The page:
‘Bring the Community Together’: Music Celebration Kicks Off City’s June 19 Events | New

JOHNSTOWN, Pa. — The Johnstown branch of the NAACP began its nine-day celebration of unity to mark an emancipation anniversary with a music festival Saturday.

This year marks the first day of festivities to kick off the event, and the second with more than a week of events planned to commemorate the Emancipation Anniversary.

Oscar Cashaw, executive director of the Flood City Youth Fitness Academy and promoter of Saturday’s festival, said a connection to black culture over Juneteenth is music, adding that most black performers were preachers first. .

“So bringing music as part of the June 19th celebration and bringing it as a festival-type setting seemed like the right fit and also for the community of Johnstown because we have other ethnic groups who are doing d ‘other ethnic things in the community,’ he said.

He added that as part of the festival there were bands and vendors from places such as South Carolina, Ohio, Virginia and Washington DC as well as Johnstown.

According to Cashaw, this was to bring the entertainment to people who had moved to Johnstown from some of these areas as well as local residents who might not have seen these bands and vendors otherwise.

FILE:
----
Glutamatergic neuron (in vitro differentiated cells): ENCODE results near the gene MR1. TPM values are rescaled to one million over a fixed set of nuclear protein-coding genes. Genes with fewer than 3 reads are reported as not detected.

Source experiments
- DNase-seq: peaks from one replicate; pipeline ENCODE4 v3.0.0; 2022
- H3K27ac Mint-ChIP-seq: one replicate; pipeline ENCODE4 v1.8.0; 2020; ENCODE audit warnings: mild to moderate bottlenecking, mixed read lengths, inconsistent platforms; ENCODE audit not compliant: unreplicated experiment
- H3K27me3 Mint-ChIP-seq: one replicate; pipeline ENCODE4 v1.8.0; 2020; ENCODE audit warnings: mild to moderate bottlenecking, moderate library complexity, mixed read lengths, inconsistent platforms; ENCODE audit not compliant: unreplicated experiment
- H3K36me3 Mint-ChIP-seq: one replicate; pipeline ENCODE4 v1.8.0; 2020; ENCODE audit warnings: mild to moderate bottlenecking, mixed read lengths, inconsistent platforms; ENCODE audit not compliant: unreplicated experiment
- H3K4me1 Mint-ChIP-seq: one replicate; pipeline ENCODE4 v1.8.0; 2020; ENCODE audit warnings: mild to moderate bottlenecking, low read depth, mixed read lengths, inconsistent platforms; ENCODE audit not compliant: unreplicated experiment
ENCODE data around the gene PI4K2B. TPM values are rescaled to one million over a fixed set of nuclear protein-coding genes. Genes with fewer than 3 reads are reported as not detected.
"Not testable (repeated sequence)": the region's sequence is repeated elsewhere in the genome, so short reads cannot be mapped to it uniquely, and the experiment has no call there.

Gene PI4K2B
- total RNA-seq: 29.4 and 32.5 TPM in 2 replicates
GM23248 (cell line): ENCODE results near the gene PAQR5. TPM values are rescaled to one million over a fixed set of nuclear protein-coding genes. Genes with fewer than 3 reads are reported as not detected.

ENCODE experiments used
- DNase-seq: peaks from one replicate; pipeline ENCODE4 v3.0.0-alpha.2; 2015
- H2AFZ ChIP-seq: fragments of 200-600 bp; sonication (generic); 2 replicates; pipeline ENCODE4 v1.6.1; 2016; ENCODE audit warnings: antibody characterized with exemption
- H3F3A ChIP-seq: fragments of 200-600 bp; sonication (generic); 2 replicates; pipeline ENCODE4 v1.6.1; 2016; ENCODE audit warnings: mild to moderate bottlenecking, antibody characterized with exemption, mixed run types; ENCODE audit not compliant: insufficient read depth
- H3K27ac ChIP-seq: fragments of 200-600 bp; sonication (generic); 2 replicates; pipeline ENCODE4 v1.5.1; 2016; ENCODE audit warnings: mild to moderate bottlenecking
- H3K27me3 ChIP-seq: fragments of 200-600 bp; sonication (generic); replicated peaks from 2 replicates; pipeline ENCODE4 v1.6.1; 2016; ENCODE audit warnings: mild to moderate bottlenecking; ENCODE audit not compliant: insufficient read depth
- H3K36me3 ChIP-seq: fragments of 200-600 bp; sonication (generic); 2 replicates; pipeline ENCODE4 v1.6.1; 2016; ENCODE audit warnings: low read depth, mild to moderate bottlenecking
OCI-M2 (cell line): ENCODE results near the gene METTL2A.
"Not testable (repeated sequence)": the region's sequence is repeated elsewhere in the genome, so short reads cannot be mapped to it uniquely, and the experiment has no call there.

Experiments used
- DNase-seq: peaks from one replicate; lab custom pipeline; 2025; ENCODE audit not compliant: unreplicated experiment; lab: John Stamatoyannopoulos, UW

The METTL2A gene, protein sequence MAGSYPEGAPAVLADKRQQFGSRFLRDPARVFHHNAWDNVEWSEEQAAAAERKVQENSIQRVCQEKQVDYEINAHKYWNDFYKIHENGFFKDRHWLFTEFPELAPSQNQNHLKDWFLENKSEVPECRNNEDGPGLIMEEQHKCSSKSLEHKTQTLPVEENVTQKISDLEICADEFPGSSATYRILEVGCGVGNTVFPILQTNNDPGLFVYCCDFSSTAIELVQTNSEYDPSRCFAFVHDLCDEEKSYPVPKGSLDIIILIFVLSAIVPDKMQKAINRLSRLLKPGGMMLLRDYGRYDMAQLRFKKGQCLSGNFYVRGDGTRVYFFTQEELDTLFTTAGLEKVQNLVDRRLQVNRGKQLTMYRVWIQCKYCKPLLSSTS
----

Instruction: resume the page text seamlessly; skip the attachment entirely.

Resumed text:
“Now with today’s society and economy, it’s essential with what’s going on in our society, it’s good to have our own activities here in the community so people don’t have not have to travel so far to enjoy it,” he said.

Tom Schuster, secretary of the Johnstown branch of the NAACP, said the week-long celebration has become the organization’s main fundraiser.

“It’s a lot more interactive, there’s a lot more stuff for people to do, there’s a lot for kids to do and I think it’s a good way to introduce the NAACP to the community and also to help fund the work we do throughout the year,” he said.

Francine Cashaw, assistant secretary for the Johnstown branch of the NAACP who helped organize the event on Saturday, said the one-day celebration “just took off.”

“I think the most important thing was the unity we had in the community and all of our partners who joined us,” she said. “I think it will bring the community together.”

Katie Smolen is a reporter for the Tribune-Democrat. Follow her on Twitter @KSmolen1230.

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